Styracosaurus albertensis

With the introduction of the Deluxe Styracosaurus replica by our chums at CollectA, (due out in early 2017), Everything Dinosaur has taken this opportunity to commission a new Styracosaurus illustration to be used on the company’s Styracosaurus fact sheet.  Our new illustration updates the existing drawing and gives Styracosaurus a row of bristle-like structures, running down from the hip towards the end of the tail, a feature inferred from a number of ceratopsid specimens but not confirmed (as far as we know), from the fossil record of the Styracosaurus genus.

Styracosaurus Illustrated

Styracosaurus illustrated.

A drawing of the horned dinosaur Styracosaurus.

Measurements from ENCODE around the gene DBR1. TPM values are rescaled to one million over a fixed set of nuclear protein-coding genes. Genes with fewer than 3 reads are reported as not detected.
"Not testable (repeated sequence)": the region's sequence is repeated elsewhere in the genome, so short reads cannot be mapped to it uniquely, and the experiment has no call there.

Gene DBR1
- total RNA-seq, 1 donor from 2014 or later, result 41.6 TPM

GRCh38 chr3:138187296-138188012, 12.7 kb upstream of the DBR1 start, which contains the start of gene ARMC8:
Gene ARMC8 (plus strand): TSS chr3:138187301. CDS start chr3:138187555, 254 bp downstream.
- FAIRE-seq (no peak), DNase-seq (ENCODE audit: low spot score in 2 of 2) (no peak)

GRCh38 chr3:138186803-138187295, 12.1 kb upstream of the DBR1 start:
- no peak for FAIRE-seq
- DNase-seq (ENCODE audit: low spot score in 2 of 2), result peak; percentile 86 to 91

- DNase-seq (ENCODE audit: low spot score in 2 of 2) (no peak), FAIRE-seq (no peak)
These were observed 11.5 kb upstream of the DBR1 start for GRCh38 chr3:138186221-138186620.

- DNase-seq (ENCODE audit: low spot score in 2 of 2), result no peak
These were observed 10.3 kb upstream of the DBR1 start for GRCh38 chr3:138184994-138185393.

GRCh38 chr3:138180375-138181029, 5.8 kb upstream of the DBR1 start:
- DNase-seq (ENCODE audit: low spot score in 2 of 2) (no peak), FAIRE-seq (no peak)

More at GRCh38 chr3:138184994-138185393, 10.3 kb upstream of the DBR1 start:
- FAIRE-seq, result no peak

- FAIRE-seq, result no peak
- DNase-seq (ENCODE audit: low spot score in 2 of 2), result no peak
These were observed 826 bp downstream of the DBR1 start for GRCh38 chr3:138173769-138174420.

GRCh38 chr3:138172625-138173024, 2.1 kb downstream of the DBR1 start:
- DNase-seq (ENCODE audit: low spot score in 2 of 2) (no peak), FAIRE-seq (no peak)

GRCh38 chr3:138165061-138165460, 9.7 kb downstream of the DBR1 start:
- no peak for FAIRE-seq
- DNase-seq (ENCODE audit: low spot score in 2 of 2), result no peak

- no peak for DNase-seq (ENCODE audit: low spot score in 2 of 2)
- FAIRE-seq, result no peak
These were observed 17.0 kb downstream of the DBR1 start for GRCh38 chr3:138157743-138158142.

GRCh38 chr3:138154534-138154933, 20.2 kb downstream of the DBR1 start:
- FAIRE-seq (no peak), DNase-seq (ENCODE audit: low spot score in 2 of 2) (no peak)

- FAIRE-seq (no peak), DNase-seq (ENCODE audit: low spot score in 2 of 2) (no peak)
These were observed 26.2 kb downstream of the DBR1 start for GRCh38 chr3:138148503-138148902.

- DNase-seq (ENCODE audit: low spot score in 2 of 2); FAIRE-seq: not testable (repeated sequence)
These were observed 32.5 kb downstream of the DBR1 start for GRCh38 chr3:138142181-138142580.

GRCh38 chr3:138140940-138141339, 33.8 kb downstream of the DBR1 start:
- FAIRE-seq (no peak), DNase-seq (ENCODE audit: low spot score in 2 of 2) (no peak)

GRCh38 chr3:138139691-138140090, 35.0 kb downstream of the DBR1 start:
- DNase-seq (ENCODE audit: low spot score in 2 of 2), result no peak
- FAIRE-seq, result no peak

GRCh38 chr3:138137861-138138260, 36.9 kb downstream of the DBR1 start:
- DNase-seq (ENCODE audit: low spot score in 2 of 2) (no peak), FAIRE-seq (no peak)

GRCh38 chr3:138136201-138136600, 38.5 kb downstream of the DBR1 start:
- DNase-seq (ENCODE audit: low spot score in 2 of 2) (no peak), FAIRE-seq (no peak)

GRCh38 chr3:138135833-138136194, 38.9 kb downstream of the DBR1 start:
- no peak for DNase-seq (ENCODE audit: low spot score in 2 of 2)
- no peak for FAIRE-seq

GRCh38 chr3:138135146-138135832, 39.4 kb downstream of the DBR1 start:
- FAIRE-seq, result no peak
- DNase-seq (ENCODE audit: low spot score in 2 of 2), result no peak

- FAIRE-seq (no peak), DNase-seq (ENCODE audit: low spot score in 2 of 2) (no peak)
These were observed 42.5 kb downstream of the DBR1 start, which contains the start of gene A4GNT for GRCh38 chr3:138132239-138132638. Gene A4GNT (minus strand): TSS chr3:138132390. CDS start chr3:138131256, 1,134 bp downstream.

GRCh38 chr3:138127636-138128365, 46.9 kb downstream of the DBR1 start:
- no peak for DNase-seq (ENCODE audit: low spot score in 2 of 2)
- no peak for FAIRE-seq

Picture Credit: Mike Fredericks/Everything Dinosaur

Illustrating Dinosaurs – The Role of Palaeoartists

Whilst working in a school the other day, one of our dinosaur and fossil experts was approached by a member of staff and asked questions about a career in palaeontology.  Their son is very keen on dinosaurs and would like to be a palaeontologist.  Our fossil expert briefly outlined some of the numerous career paths available, including the role of illustrator.  The boy is quite keen on drawing and loves drawing prehistoric animals, perhaps one day he will be able to combine his interest in dinosaurs and art and have a career as a palaeoartist.  Scientific illustration is a very competitive area, however, as new dinosaur discoveries are made, the scientific community often relies on the skills of artists to bring the fossilised remains to life and create an illustration of the animal as it probably looked.

We hope you like the Styracosaurus (S. albertensis) illustration, it will feature on our soon to be revised Styracosaurus fact sheet that is sent out with purchases of Styracosaurus models and replicas.

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